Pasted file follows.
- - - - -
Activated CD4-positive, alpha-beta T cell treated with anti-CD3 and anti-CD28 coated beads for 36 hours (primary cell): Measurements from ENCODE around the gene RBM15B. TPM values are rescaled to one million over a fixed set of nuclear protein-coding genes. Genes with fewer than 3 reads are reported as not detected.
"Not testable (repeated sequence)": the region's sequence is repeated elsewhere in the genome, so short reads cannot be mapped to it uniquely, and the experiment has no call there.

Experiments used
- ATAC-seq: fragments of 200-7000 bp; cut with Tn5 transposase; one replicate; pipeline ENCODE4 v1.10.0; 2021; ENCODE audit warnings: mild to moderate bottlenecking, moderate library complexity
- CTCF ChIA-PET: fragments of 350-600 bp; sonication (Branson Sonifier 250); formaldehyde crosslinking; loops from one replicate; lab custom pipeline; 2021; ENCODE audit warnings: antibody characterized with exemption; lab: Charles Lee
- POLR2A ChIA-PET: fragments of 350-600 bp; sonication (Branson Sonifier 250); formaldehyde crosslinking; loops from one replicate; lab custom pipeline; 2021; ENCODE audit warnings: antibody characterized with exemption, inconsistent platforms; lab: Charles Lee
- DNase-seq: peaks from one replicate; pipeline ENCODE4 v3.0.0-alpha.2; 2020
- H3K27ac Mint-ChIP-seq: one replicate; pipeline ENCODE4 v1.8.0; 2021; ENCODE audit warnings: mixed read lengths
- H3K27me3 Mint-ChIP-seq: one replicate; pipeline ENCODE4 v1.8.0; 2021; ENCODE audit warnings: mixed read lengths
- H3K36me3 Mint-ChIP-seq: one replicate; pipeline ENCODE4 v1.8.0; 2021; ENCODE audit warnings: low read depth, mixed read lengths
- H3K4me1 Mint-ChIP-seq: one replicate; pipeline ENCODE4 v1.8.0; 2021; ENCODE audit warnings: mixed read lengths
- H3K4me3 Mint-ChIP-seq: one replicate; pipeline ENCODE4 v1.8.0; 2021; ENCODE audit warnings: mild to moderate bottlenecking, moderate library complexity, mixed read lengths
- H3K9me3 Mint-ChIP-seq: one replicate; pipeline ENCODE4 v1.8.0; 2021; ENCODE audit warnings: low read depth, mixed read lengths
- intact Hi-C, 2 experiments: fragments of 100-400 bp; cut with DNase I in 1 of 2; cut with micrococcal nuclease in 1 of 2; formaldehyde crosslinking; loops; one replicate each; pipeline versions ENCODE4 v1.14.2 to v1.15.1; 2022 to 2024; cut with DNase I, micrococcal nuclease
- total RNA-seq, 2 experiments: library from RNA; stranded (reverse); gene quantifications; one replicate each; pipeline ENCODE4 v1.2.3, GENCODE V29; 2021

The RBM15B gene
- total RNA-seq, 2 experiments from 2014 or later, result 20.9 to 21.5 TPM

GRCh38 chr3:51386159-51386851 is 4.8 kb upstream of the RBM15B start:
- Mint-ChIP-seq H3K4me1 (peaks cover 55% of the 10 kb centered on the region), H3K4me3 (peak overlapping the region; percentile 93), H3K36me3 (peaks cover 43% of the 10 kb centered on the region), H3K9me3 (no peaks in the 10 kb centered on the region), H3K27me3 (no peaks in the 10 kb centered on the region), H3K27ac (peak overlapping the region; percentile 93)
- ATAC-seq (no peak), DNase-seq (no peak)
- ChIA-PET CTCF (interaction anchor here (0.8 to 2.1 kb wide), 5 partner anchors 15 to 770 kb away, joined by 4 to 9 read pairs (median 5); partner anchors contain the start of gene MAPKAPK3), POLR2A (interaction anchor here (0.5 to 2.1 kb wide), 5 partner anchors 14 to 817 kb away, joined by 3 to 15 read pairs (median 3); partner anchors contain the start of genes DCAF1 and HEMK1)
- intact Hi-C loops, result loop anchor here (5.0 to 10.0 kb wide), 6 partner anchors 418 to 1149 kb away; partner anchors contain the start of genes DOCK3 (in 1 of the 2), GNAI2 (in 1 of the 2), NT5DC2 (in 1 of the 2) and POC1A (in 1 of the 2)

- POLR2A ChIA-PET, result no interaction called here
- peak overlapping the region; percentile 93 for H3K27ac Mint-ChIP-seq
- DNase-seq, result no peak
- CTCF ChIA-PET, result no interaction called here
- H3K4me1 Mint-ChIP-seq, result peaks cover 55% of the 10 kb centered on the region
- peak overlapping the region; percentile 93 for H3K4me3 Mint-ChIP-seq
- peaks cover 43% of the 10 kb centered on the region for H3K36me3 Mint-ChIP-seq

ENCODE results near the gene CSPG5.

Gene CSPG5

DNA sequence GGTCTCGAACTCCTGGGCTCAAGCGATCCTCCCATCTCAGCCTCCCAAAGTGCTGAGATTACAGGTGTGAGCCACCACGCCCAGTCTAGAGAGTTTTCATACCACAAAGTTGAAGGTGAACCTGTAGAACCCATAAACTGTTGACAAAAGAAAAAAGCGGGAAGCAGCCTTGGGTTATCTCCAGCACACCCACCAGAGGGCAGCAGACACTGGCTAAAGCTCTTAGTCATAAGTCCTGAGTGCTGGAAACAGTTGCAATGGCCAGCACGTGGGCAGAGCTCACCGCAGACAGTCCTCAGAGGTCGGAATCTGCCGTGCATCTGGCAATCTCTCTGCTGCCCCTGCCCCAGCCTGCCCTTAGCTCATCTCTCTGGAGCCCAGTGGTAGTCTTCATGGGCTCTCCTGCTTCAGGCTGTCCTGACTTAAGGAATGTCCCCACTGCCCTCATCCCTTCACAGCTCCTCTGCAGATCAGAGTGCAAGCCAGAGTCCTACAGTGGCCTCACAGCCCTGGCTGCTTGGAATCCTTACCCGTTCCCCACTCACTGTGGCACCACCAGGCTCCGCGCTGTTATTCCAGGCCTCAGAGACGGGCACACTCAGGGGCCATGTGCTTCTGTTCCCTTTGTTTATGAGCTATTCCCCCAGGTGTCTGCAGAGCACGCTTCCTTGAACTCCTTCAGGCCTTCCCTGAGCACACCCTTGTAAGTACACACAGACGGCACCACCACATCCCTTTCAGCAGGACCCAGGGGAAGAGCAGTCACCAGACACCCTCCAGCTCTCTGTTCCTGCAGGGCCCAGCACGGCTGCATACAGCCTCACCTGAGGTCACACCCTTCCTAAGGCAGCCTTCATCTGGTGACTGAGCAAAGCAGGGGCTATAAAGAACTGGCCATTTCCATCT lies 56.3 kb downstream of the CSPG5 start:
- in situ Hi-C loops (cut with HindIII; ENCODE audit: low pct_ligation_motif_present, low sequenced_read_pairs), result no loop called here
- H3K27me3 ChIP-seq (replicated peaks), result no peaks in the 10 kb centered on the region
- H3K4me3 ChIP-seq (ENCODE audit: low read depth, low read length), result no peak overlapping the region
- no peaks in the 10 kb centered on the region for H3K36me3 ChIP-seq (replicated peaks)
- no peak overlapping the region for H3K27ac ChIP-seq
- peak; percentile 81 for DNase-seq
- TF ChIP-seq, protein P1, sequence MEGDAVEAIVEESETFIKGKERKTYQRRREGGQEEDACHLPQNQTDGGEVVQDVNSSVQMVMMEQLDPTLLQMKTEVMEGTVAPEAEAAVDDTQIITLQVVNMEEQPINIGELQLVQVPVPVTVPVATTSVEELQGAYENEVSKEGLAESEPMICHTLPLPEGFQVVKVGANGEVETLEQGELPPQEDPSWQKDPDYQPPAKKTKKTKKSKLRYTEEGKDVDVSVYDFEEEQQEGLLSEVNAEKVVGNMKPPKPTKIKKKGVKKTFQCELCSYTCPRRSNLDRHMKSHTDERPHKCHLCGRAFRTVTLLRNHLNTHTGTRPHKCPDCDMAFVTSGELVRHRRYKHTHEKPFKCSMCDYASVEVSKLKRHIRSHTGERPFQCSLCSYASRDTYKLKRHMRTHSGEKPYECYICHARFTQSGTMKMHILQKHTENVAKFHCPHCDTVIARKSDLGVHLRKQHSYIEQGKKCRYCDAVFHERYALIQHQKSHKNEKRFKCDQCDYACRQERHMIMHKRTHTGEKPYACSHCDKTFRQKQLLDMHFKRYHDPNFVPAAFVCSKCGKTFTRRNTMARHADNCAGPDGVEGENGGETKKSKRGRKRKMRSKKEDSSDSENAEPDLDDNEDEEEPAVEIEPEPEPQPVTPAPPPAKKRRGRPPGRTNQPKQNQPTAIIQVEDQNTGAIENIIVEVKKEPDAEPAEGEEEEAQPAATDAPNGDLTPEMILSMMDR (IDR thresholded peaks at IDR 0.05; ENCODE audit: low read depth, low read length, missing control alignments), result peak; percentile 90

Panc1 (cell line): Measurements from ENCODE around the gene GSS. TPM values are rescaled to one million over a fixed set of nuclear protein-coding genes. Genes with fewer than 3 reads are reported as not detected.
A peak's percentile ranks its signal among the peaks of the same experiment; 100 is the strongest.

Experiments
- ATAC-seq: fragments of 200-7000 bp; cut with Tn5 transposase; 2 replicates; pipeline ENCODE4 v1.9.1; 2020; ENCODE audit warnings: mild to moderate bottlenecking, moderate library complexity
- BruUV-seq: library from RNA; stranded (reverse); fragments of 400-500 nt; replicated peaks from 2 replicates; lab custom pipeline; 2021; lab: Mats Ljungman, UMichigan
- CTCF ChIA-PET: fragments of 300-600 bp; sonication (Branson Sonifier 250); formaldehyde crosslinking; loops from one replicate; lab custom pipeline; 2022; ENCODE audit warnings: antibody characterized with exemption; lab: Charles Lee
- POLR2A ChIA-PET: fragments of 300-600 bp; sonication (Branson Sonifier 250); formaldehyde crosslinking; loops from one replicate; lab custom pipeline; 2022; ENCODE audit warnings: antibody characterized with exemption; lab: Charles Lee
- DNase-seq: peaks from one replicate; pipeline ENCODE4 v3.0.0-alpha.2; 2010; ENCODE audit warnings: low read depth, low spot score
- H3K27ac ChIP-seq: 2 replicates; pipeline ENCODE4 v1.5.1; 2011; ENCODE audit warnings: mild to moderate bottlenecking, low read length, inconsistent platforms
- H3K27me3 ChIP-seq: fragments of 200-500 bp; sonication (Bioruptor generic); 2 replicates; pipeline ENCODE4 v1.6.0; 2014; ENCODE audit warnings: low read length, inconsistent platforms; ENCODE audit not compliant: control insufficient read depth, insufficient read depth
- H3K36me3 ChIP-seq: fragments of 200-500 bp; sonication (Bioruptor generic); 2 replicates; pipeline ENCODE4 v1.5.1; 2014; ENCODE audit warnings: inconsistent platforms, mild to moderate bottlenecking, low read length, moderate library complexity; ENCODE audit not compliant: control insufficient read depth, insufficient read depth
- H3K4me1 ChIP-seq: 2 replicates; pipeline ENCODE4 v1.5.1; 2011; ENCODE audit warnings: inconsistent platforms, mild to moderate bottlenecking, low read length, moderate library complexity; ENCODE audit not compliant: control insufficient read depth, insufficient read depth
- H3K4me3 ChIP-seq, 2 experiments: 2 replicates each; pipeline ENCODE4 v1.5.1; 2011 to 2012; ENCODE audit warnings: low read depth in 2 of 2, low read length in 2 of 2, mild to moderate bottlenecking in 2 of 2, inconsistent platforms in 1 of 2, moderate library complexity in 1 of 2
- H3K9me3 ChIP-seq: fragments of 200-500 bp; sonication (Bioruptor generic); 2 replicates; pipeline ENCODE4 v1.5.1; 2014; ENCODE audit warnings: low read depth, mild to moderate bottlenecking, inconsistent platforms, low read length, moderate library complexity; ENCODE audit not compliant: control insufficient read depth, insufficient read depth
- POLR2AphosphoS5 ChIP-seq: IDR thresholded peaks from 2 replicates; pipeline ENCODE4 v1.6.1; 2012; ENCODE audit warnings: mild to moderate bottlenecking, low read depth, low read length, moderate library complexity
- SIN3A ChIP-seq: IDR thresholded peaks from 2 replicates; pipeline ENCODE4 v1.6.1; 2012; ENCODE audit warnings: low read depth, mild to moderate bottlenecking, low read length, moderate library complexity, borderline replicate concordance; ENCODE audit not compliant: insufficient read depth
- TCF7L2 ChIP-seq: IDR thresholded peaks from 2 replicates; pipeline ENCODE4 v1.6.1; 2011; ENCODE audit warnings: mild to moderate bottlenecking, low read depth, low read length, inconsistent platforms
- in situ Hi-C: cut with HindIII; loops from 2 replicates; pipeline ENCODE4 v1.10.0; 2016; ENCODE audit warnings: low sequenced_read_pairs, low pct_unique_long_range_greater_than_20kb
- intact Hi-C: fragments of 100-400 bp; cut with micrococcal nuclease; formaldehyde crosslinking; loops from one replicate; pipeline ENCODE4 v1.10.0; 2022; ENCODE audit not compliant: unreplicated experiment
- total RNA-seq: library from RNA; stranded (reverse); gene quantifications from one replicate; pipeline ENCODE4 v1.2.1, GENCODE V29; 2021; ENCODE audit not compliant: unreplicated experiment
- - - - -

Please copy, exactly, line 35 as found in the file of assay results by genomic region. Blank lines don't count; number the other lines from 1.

- H3K4me3 ChIP-seq (ENCODE audit: low read depth, low read length), result no peak overlapping the region